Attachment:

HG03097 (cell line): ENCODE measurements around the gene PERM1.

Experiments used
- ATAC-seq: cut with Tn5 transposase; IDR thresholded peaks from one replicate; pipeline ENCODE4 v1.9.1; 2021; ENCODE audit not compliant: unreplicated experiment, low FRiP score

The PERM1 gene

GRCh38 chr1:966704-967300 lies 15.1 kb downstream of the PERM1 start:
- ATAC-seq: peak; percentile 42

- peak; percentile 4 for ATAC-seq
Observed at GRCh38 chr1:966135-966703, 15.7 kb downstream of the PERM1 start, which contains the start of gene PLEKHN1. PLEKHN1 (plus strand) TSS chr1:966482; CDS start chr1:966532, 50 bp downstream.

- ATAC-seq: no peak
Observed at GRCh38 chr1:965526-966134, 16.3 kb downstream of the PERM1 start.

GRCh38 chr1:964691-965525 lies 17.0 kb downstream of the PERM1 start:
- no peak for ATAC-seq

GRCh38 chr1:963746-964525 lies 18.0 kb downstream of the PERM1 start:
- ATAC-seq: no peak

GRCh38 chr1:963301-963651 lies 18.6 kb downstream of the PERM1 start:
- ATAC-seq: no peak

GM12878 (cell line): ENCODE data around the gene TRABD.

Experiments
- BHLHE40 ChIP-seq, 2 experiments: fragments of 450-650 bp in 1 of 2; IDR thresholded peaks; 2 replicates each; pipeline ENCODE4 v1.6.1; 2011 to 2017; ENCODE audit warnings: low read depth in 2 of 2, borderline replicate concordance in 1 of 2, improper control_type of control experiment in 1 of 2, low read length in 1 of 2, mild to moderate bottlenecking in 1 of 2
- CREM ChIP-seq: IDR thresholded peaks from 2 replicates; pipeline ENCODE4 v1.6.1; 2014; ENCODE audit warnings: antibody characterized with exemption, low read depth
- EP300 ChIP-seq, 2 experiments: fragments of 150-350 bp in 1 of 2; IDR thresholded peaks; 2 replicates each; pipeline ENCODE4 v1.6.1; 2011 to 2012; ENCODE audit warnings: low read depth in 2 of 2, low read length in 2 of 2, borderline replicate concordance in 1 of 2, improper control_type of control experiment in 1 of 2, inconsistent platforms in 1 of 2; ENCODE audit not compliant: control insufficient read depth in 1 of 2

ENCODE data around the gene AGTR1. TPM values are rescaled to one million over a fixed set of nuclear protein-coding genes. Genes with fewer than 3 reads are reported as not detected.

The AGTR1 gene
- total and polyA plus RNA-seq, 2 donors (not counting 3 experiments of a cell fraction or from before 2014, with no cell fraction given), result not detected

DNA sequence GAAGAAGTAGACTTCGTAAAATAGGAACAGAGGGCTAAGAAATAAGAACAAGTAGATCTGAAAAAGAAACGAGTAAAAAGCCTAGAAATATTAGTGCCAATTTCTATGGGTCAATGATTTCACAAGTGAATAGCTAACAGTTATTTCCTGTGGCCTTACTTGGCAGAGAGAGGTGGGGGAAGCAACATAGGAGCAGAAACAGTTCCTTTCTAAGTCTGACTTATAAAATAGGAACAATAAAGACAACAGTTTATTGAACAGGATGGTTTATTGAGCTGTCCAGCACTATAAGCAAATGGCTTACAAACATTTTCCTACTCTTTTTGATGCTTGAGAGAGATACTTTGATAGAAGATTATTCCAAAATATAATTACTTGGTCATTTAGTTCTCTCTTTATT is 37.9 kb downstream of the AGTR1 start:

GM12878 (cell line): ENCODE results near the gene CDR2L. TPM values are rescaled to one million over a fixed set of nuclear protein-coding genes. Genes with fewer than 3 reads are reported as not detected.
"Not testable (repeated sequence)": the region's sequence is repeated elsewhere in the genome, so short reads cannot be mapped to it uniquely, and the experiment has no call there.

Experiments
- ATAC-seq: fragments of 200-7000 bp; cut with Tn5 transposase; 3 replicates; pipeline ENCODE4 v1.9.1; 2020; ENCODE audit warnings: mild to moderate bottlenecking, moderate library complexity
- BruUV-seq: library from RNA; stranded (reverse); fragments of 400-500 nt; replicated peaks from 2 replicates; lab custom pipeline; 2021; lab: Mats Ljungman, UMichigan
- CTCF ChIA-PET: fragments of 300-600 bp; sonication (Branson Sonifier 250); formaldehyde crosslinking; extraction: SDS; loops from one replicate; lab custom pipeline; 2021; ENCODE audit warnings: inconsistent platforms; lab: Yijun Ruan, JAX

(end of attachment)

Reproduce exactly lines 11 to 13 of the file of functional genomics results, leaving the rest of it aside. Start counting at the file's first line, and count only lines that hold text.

GRCh38 chr1:964691-965525 lies 17.0 kb downstream of the PERM1 start:
- no peak for ATAC-seq

GRCh38 chr1:963746-964525 lies 18.0 kb downstream of the PERM1 start: